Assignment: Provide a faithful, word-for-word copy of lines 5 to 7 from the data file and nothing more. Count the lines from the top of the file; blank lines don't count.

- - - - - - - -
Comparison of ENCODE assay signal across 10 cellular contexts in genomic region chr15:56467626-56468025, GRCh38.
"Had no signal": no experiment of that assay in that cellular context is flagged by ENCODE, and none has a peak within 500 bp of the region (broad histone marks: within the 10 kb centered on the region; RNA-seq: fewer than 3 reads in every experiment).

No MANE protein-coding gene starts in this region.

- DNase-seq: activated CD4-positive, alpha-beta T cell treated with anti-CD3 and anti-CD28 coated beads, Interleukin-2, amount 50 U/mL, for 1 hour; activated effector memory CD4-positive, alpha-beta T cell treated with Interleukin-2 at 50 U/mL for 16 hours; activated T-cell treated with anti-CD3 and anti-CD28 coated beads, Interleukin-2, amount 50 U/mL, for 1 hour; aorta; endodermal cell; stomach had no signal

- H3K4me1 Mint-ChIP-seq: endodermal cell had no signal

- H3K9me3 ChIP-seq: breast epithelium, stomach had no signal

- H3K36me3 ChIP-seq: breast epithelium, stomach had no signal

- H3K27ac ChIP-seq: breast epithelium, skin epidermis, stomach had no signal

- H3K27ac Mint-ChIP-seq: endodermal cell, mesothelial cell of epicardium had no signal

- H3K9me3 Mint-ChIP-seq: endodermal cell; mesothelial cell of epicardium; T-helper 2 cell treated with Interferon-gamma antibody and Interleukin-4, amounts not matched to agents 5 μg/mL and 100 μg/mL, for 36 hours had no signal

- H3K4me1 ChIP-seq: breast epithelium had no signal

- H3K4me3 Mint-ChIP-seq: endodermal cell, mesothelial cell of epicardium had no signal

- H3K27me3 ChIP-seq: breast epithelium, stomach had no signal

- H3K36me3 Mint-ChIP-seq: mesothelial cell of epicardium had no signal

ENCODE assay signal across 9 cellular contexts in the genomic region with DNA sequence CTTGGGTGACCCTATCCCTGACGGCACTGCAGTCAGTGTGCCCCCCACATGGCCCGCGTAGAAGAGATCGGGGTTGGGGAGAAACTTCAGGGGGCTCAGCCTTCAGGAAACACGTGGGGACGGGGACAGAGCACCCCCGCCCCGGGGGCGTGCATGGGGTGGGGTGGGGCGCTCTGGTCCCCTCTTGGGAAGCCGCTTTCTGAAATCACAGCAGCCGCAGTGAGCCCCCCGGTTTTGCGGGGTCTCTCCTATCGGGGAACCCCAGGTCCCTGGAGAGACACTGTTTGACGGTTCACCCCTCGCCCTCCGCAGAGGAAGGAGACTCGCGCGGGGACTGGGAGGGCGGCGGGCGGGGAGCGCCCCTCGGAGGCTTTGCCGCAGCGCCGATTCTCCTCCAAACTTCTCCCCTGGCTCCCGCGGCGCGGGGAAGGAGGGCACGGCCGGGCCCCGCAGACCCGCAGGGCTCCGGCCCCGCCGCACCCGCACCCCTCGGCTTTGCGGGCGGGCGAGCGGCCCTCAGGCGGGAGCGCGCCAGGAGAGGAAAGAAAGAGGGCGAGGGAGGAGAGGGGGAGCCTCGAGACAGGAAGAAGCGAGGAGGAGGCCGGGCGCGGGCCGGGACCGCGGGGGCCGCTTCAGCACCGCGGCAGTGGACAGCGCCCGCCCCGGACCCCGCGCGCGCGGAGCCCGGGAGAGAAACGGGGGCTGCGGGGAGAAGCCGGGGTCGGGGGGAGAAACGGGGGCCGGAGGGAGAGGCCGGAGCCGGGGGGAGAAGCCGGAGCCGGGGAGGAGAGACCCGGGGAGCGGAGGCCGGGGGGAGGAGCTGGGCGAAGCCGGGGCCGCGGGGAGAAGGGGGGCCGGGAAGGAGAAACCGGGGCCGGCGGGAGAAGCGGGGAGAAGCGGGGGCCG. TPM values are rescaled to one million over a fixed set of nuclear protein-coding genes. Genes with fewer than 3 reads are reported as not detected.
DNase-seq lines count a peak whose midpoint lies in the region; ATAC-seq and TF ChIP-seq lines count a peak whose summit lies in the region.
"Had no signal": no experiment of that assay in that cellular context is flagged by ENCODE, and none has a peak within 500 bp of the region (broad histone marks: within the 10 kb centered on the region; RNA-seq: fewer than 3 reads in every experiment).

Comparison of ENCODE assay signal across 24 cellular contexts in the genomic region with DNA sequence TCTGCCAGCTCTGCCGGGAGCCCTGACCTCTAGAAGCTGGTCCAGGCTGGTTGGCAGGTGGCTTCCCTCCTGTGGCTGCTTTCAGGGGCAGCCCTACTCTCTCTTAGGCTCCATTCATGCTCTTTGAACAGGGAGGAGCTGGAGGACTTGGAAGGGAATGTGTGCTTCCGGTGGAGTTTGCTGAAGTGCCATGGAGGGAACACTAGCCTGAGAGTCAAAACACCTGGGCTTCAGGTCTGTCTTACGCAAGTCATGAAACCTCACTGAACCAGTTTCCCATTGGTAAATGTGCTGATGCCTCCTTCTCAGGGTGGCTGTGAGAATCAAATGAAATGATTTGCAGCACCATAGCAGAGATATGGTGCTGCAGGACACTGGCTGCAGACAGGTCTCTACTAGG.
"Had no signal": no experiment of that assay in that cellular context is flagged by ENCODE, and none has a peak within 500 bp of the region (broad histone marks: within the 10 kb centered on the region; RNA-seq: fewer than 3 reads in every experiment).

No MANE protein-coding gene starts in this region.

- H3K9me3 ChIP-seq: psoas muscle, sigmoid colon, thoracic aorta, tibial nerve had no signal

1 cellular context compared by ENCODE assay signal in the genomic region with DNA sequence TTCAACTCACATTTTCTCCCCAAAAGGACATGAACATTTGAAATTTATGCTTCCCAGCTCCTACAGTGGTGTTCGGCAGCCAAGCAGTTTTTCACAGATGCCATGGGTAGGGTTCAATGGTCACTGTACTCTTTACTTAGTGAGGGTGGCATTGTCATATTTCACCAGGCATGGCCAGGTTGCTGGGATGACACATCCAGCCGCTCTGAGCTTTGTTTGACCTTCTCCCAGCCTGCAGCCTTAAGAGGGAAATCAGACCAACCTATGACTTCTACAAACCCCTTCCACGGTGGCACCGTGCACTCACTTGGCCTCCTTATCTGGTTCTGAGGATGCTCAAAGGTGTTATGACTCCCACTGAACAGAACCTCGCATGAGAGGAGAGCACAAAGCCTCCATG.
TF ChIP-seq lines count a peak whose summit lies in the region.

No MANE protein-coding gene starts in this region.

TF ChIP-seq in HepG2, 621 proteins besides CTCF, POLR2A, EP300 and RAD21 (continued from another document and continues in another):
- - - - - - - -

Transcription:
- H3K4me1 Mint-ChIP-seq: endodermal cell had no signal

- H3K9me3 ChIP-seq: breast epithelium, stomach had no signal

- H3K36me3 ChIP-seq: breast epithelium, stomach had no signal